The relationship between the Nelson Mandela Bay metro and the city of Jacksonville in the US has brought benefits to the community of Ward 41, which now has a state-of-the-art mobile clinic, and can look forward to other spin-offs from the partnership.
A delegation from Jacksonville paid a visit to Nelson Mandela Bay in April and donated the mobile clinic to the community of Chatty in Booysens Park.
This donation has been well received by the community, who had to travel long distances to neighbouring areas to access health services.
Spokesperson Kupido Baron said the sister city relationship between Nelson Mandela Bay and Jacksonville goes back 12 years when the two municipalities agreed to assist each other in identified areas of priority.
Jacksonville sister cities secretary Tina Daniels said the mobile clinic was bought with a grant of $2m (R16.7m) from the Gate Foundation under the African Urban Poverty Alleviation Programme.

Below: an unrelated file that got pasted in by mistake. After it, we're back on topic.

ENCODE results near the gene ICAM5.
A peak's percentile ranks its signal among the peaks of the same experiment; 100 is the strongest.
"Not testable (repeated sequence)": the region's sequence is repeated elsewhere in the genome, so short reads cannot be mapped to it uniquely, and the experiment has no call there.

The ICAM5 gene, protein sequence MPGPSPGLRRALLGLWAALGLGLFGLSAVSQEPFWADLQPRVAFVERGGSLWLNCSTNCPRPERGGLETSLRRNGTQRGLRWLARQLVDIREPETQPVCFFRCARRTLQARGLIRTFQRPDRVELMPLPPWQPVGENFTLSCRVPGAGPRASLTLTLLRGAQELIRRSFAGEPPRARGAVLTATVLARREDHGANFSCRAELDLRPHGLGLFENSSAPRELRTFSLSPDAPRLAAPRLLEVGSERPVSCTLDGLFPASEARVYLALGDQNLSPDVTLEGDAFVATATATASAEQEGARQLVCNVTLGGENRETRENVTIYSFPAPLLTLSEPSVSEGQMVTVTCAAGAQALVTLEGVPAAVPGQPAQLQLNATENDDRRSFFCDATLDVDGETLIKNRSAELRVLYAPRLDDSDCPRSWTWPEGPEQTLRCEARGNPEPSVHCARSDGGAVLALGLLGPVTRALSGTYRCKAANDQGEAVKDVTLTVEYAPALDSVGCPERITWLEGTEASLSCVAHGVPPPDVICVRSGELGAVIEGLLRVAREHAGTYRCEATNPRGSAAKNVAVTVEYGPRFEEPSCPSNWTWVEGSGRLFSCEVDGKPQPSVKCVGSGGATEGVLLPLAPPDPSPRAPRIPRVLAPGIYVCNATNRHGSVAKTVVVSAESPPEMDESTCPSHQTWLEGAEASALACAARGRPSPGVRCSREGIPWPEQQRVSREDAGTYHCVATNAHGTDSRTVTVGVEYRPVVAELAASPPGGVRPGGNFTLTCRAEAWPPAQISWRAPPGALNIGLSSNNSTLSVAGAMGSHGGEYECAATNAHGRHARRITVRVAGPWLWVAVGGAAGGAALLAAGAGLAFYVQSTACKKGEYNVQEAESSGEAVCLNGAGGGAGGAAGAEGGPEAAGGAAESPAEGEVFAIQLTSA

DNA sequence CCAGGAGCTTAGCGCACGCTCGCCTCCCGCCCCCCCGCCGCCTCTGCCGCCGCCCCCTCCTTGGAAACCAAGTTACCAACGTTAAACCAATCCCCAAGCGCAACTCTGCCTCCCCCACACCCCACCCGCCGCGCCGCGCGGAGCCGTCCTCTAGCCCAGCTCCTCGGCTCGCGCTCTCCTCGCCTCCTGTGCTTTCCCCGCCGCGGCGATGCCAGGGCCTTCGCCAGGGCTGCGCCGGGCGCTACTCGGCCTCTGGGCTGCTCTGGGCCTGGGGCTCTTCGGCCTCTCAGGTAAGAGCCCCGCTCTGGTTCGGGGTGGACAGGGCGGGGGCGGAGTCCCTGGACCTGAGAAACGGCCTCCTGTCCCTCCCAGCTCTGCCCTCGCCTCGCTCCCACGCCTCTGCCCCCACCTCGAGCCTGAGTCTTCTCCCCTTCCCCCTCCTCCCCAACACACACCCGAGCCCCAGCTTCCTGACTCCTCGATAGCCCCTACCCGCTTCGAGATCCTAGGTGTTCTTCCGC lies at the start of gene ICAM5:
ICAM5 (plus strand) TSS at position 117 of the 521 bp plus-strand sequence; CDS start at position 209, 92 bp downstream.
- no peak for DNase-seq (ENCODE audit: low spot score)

Said Daniels: “We were chosen out of 27 American cities to receive money from the grant, and we identified different areas in Nelson Mandela Bay, with Booysen Park and public health as our priority.
”Working with the department of education and the municipality, we will be focusing on sanitation programmes and renovations to schools,” said Daniels.
Nelson Mandela Bay deputy executive mayor Nancy Sihlwayi said the mobile clinic was a much-needed facility for the Chatty community.
“We are extremely grateful to the Jacksonville sister city delegation for the donation, knowing the good this facility will do in the community of Ward 41,” said Sihlwayi.
Chatty community member
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